Posted in Economist Commentaries, by Amanda Riggs on November 16, 2015
Home buyer demographics change slightly from year to year due to macroeconomic forces from the health of the economy to inflation to the global trade on oil prices. The National Association of REALTORS® recently released its 2015 Profile of Home Buyers and Sellersreport and there are some interesting new trends emerging this year.
One of the most fascinating is that in almost every region of the United States, we saw buyers trading up and buying bigger homes than last year. According to the new report, 42 percent of all buyers traded up in the size of their home, up from 40 percent in 2014. In the 2014 report, buyers reported that they were looking for homes similar in size at 31 percent compared to 29 percent in 2015. Regionally, the percentage of buyers looking for larger homes increased across the board.
One reason for this shift in purchasing power is that people finally have more equity from selling their previous homes in order to buy a bigger one. Since the housing downturn in 2010, many homes were worth less than their mortgages. Over the last several years, home prices have been rising. In 2014, 17 percent reported waiting or stalling to sell their home, which dropped to 13 percent in 2015. Sellers also reported that they sold their homes for a median of $40,000 more than they purchased it, up from $30,100 in 2014. The most common reason for selling a home in 2015 was that the home was too small at 16 percent.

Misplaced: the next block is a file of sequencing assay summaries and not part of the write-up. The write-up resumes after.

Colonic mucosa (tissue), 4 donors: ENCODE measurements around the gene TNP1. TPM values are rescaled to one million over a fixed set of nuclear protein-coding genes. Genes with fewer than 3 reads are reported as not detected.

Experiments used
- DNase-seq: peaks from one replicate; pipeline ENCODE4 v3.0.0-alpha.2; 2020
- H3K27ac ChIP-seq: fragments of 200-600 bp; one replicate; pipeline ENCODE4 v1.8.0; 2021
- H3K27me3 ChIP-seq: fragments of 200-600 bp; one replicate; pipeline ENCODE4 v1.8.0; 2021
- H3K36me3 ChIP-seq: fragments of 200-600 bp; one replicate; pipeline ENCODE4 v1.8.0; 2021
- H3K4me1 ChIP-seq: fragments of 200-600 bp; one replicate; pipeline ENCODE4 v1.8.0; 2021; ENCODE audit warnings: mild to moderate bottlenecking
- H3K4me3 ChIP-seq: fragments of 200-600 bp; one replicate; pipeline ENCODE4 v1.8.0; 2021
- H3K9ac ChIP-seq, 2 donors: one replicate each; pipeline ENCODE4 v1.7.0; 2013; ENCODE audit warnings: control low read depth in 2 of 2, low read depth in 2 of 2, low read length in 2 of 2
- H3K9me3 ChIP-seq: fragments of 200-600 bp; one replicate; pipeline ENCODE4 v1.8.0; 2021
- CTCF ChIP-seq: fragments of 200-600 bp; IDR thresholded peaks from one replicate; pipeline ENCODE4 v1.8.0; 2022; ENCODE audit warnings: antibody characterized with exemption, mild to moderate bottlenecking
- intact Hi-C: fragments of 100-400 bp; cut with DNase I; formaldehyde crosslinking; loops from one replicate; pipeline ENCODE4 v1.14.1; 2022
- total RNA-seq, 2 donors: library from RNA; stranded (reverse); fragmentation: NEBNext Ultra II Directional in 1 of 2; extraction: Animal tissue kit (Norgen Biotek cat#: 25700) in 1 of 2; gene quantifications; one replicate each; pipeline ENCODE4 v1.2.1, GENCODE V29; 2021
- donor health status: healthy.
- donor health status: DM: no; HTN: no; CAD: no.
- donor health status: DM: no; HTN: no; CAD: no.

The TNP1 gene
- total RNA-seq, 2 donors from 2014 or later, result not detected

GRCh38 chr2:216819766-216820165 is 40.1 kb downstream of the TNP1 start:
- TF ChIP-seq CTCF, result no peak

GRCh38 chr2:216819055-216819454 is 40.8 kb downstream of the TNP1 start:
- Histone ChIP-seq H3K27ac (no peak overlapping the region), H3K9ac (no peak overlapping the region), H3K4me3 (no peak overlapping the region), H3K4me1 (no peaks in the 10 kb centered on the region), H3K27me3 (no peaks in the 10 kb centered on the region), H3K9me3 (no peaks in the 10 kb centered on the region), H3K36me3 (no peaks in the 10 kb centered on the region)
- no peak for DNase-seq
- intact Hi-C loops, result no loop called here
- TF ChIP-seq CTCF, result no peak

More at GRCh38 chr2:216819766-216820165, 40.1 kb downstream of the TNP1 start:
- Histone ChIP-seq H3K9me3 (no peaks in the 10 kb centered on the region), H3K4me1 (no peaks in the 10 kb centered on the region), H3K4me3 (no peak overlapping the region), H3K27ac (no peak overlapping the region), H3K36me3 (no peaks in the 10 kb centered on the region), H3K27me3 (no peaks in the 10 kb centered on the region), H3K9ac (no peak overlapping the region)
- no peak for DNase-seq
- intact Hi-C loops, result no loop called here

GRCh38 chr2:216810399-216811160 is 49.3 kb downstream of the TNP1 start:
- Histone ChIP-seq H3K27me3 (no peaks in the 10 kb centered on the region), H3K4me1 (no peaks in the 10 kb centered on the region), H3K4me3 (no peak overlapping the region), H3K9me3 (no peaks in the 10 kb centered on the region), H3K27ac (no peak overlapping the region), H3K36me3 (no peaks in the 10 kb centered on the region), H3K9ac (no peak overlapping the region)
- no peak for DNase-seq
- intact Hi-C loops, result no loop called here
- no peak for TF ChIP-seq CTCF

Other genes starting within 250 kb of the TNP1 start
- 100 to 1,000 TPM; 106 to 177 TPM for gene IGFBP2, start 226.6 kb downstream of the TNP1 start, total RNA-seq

The typical seller in 2015 was 54 years old (same as last year) and the median household income was $104,000, up from $96,700 in 2014. Buyers aged 35 to 44 years, or Generation X, was the second largest age group to purchase homes last year at 20 percent, behind Millennials 34 years or young where 28 percent purchased homes. We can speculate that Generation X-ers probably had a child in the last few years and wanted a bigger home to expand their family. Finally, we see the trend where repeat buyers have been able to sell their homes at a higher price in order to trade up and purchase larger homes.